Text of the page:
Photo: Kathryn Ziesig, AP
JACKSON, Wyo. (AP) — Standing in an overflowing dumpster in the middle of winter, Ali Milburn looked down at the expiration date on packages of chicken breasts: It was that day.
She was a vegetarian at the time, but she grabbed everything she could and gave it to her friend: a six-month supply of frozen chicken. He didn’t get sick once.
For Milburn that was just one of dozens of experiences that fired up her passion to solve food waste problems in Jackson. What started off as secret midnight dives into the grocery store dumpster became a stop after work with friends.
“It was insanity,” Milburn said. “Literally everything you could find in the grocery store I was finding in the dumpster — totally edible, good-quality stuff,” she said.
An egg carton with one cracked egg, apples with a few bruises, packaged foods with expiration dates that had passed but that were otherwise perfect — all sat in the dumpster.
“Expiration dates mean almost nothing,” said Milburn, who lives by the philosophy that the nose knows what’s good and what’s not.
After months of eating healthy, nutritious dumpster food, Milburn started hosting “Progressive Potlucks,” where people would bring food they found and have lively discussions on the food system over dinner. Each week they would discuss a different question: What does “organic” mean? Why would you go gluten-free? What is the environmental effect of eating meat? Why do we use GMOs?
One week Milburn sat in a red chair in her living room during a Progressive Potluck and decided that she could no longer sit still, the Jackson Hole News & Guide reported.
Thirteen years ago, during the summer after her senior year in high school, Milburn’s best friend died in a car accident.
“When Alex died, I realized the fragility of life,” Milburn said through tears.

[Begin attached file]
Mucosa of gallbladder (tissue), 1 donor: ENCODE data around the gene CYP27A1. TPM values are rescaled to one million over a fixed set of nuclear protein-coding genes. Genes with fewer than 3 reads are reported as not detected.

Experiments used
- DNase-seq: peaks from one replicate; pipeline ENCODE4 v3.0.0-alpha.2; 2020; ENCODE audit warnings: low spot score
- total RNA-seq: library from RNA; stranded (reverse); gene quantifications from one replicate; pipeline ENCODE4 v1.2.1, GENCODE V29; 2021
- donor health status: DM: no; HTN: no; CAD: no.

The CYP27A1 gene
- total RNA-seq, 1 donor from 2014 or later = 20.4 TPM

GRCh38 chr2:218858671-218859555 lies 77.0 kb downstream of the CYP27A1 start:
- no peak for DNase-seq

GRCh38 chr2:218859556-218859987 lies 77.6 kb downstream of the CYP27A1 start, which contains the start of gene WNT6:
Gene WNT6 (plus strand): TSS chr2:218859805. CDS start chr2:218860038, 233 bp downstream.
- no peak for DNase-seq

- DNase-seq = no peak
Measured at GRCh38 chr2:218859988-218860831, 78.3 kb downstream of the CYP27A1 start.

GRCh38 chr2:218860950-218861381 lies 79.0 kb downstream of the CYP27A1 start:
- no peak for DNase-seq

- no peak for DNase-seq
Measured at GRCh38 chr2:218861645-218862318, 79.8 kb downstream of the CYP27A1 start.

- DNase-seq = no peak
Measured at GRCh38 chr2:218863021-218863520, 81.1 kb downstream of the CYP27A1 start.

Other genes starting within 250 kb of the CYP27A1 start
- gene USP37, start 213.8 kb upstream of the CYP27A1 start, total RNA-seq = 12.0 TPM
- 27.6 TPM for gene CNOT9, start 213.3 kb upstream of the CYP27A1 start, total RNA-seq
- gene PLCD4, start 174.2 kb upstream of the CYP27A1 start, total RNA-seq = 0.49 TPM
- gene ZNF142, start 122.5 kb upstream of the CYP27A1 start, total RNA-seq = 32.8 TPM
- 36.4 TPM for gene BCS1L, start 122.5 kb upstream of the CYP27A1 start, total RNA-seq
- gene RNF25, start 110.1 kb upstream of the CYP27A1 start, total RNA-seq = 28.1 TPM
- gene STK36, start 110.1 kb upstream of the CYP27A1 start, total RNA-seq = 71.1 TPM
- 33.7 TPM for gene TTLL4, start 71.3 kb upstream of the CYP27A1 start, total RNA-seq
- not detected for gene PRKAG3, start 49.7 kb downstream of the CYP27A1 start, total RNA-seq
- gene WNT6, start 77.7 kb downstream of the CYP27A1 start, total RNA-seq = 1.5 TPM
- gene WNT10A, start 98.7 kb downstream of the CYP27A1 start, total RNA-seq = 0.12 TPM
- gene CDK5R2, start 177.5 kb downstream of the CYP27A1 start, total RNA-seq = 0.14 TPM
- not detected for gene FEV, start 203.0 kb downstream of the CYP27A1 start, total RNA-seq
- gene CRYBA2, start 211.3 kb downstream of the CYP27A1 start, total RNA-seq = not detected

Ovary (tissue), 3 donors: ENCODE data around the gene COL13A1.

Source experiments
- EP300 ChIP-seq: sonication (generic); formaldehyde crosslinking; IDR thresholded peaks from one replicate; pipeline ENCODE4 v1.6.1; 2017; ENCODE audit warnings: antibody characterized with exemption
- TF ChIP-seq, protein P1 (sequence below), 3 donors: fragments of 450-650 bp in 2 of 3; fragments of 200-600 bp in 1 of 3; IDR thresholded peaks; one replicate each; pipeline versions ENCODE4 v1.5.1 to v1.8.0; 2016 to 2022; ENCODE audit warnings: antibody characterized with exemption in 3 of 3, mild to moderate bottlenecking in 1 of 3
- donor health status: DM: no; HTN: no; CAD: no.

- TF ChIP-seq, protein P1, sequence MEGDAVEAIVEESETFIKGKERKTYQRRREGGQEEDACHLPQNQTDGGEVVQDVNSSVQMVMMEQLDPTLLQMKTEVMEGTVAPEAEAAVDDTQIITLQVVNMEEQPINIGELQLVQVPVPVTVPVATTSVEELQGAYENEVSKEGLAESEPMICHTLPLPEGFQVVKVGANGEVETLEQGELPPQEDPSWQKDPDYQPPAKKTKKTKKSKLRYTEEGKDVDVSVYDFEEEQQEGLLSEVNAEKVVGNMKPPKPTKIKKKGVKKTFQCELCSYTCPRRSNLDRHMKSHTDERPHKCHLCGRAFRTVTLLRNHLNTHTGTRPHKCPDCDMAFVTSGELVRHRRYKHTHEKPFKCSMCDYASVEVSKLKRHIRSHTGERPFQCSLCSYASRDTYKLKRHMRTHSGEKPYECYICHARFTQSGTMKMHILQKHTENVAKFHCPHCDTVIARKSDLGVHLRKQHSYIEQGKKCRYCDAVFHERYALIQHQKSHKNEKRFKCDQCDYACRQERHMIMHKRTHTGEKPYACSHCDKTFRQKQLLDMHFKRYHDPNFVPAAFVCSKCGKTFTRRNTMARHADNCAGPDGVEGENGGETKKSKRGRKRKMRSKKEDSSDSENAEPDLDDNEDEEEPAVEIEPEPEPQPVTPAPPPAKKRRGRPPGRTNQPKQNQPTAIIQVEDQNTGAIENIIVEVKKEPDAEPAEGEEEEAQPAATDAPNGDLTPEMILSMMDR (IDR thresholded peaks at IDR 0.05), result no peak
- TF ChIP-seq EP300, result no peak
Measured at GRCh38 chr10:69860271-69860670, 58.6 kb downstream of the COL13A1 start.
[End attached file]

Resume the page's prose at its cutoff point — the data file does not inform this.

Alex had a creative spirit and the motivation to share his creations with others, she said, which she wanted to carry on. But at the time she had no idea how to do that. Two months after Alex’s death she moved to Arizona for college and developed insomnia.
“There’s nothing that’s going to break you down faster physically and mentally than not sleeping,” she said.
Milburn dropped out of college after her first year, took a break to work on her mental health and to figure out which direction she wanted to go next. She found an interest in nutrition and naturopathic healing and ended up back home in Colorado, studying integrative physiology at the University of Colorado.
After another four years of school, Milburn searched for the best ski town in the nation, found Jackson and moved here with her best friend without a plan.
Which is when her dumpster dives began. After months of support from friends, a growing hunger for change and Alex’s spirit still alive in her heart, Milburn created Hole Food Rescue.
Hole Food Rescue is a 7-year-old nonprofit that collects imperfect but still edible food from area retailers and distributes it to Teton County residents who may be food-insecure.
“I never could have predicted the rapid success and the immense love that this community has for Hole Food Rescue,” she said.
For Milburn the first and last thought of each day always includes Hole Food Rescue. It’s more than a full-time job for her, because she’s constantly trying to think of new solutions to help people who are hungry.
In March, when the first wave of the pandemic spread across the nation, Milburn took note of three emerging categories: people who were out of work and could no longer pay their bills and support their families, people who sat in total isolation with no human interaction, and people who worked longer and harder than ever before. And unlike most days, when there was a surplus of food to distribute, people were emptying grocery store shelves, leaving no food for rescue.
The pandemic forced Milburn to shift because the need for food was greater than the food waste inventory.
Over the past four months, Milburn has strengthened relationships with other organizations in the community, redesigned the workspace and started purchasing food to work more like a traditional food bank for the time being.
About a month ago, Milburn became a regional director of the Wyoming Hunger Initiative. As she continues to feed Teton County, Milburn looks forward to a future of inspiring food rescues across the nation.
And even though she has less time to play outdoors than she had thought she would when she moved to Jackson, she looks at her life through eyes of gratitude.
“It feels uncomfortable to be in the spotlight as the founder, but it’s also very cool to be a small part of making a difference,” she said.